The Education of waterSeptember 6, 2011
The Education of water
The burden of mismanagement of our land, water and environment will fall on the future generation in no small measure. In our schools therefore we need to inculcate quickly an engagement and a learning by which the younger generation come to understand the situation with water and what they could do about it themselves as young citizens of the nation.
A sterling example was in a small primary school in a village called Byrapura. The school has one teacher and 30 students from Class 1 to 5. On its notice board students regularly and daily write up on the weather conditions. Rainfall details are recorded as heavy, light and traces. The school has built itself a rainwater tank and uses the water in the mid-day meal programme. The water quality is checked daily by students using a H2S strip test bottle, which indicates the presence or absence of bacteria.
Once a month the teacher along-with the School Development Management Committee (SDMC) gets the water tank cleaned using bleaching powder.
The Rotary Club has donated a water filter and all children take turns in filling it up from the rainwater tank. Drinking water is sourced from the filter only.
A small hand-pump brings water to the mid-day meal scheme area where the cooking happens. Dishes are washed and cooking happens with rainwater only. All children wash their own dishes and glasses as well as their hands before and after every meal and that too with soap.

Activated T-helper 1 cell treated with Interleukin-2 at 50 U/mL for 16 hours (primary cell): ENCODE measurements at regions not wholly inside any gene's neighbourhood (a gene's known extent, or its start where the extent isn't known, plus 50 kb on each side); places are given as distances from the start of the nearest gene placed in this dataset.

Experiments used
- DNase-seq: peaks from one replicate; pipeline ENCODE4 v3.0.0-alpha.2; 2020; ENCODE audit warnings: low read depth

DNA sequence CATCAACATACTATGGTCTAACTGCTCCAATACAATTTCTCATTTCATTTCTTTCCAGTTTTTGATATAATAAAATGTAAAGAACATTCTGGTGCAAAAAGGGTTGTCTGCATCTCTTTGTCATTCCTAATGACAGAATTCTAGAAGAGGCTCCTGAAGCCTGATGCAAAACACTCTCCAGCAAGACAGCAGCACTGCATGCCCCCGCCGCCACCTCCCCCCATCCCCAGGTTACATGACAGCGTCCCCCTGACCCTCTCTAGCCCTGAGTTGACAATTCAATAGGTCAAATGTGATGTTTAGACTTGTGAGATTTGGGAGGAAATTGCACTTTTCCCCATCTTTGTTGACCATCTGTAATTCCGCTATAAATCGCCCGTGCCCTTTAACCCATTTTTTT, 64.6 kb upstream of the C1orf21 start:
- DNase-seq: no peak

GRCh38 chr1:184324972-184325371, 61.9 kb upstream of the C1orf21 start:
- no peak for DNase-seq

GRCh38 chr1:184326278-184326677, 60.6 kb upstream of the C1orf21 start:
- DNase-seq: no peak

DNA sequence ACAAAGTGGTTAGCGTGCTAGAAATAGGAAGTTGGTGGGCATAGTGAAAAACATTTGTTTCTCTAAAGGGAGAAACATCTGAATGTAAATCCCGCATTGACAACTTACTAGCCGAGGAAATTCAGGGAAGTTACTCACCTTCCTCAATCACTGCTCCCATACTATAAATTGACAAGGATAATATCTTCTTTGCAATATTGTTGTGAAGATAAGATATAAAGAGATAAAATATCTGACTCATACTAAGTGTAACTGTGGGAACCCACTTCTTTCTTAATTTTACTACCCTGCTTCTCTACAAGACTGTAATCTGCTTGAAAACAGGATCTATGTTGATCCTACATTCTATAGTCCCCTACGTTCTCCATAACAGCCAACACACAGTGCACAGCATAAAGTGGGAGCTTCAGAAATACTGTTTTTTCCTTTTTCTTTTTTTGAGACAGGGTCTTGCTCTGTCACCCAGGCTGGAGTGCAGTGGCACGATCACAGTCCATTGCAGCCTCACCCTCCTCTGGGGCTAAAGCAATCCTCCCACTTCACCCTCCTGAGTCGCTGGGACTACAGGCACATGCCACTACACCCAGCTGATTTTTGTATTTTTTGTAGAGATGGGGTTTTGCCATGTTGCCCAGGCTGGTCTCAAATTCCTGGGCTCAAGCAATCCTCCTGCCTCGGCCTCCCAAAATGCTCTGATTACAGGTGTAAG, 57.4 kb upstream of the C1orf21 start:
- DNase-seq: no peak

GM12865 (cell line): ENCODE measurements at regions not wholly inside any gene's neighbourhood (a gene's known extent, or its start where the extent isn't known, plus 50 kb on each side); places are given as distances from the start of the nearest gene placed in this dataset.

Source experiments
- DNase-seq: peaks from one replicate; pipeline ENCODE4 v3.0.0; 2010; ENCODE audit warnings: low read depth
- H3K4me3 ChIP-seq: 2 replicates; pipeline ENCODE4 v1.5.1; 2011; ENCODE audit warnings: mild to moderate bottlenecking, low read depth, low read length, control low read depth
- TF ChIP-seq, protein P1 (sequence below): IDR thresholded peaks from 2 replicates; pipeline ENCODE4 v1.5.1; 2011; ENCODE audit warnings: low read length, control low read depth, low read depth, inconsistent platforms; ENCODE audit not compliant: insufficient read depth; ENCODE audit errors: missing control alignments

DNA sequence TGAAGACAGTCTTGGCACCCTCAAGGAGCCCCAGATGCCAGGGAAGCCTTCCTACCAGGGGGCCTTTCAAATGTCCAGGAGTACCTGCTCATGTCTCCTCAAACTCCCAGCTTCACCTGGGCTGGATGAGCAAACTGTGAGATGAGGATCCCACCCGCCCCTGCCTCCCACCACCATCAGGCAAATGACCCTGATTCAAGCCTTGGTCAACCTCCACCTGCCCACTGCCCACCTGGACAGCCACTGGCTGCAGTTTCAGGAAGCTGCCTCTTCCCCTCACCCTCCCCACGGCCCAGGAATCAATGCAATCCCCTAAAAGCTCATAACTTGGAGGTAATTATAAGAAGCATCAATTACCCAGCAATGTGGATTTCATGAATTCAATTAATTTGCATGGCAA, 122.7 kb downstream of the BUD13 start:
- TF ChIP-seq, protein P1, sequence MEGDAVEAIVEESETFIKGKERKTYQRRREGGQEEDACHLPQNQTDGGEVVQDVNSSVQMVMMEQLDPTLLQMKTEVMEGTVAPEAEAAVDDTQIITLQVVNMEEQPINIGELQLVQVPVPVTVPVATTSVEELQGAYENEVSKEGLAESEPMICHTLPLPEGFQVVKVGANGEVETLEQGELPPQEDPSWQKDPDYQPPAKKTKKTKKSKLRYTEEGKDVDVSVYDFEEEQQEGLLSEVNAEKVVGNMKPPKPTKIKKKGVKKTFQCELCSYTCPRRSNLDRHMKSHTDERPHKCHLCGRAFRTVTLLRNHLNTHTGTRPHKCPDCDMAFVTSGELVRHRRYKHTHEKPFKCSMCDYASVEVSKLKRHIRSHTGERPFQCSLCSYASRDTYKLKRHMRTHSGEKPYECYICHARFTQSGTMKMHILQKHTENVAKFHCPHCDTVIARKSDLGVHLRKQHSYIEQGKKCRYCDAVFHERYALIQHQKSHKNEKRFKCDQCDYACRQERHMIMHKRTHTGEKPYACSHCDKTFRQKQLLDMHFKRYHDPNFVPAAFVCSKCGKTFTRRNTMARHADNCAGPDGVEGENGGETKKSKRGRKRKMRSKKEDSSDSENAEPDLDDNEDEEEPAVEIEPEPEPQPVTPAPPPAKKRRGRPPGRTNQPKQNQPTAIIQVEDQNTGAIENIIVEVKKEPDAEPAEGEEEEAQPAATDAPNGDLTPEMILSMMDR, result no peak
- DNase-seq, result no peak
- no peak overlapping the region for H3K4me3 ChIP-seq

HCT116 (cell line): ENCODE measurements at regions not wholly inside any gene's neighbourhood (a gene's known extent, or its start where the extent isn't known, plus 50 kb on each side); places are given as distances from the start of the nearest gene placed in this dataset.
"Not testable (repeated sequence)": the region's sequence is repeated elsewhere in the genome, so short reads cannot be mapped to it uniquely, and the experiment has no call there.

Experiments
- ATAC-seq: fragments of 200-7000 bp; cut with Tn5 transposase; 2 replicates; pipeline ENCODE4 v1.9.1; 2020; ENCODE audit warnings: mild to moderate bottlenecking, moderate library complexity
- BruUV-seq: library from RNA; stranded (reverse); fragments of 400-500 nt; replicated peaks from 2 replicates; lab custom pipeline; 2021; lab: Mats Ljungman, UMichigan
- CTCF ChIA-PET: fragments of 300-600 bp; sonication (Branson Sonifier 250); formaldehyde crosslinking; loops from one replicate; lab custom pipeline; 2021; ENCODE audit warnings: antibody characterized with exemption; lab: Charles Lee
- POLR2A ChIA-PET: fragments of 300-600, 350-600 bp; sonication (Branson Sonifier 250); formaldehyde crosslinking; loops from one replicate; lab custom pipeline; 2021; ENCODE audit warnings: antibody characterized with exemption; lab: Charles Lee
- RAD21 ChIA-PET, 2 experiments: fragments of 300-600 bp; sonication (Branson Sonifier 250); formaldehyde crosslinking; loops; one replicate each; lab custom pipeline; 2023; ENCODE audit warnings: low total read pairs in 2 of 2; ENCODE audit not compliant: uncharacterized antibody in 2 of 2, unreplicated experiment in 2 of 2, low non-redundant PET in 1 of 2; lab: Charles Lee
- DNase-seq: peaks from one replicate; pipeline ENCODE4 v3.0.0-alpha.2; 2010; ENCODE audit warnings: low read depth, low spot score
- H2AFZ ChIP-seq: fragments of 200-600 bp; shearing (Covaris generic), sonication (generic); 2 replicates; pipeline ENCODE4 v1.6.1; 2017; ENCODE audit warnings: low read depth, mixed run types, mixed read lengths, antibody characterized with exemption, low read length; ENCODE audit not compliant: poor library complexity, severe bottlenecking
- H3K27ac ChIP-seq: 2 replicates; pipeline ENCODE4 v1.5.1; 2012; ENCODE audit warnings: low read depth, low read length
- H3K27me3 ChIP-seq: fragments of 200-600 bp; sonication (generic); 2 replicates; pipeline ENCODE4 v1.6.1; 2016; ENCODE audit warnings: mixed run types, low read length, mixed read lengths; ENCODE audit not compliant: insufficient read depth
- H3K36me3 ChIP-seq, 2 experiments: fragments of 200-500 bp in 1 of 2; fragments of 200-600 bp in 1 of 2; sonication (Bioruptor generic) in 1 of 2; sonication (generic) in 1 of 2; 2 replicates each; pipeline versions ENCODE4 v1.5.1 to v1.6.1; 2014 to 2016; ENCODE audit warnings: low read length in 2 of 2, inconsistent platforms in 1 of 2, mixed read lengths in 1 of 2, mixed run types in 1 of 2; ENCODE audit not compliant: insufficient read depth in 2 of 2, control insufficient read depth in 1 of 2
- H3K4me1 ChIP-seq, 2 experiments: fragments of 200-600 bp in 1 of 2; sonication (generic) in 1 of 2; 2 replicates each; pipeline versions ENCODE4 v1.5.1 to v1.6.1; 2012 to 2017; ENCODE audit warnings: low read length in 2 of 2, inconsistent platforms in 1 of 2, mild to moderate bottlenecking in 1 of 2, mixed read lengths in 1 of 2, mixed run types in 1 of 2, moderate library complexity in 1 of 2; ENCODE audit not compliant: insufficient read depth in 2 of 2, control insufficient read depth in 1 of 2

The toilet built by the government has separate facilities for boys and girls. The teacher forms a committee of students who are responsible for maintaining the cleanliness of the facility with the help of a cleaning lady who comes and cleans every-day. They make sure that brush and phenyl is available and that soap is replaced if over and the hand towels are washed and kept clean every-day.
Children are encouraged to understand and participate in every activity. The teacher himself runs a garden in the school after the classes are over. For half an hour, the school children plant vegetables and flowers and take care of the garden with the teacher. Many of the vegetables for the mid-day meal are grown in the school itself.
The teacher ensures that all waste in the school is collected in 2 dustbins. The children segregate the waste and make compost with the bio-degradable waste. This is then used in the school garden.
Children are aware of personal hygiene and a clean dress and also understand the scarcity value of water in their place. They use water sparingly but efficiently.
The school curriculum dealing with the environment is a favourite with all the students. This is a government school and there is much to learn from it for many a private school.
Committed teachers and a good SDMC can make all the difference for our children and their environmental education. A bit of support from the outside community such as the Rotary donating a water filter and another group helping build a rainwater tank only makes the system and the learning better,
In the future generation and their enlightened participation lies the good management of water. Water wisdom is this and no better time to educate when it is raining.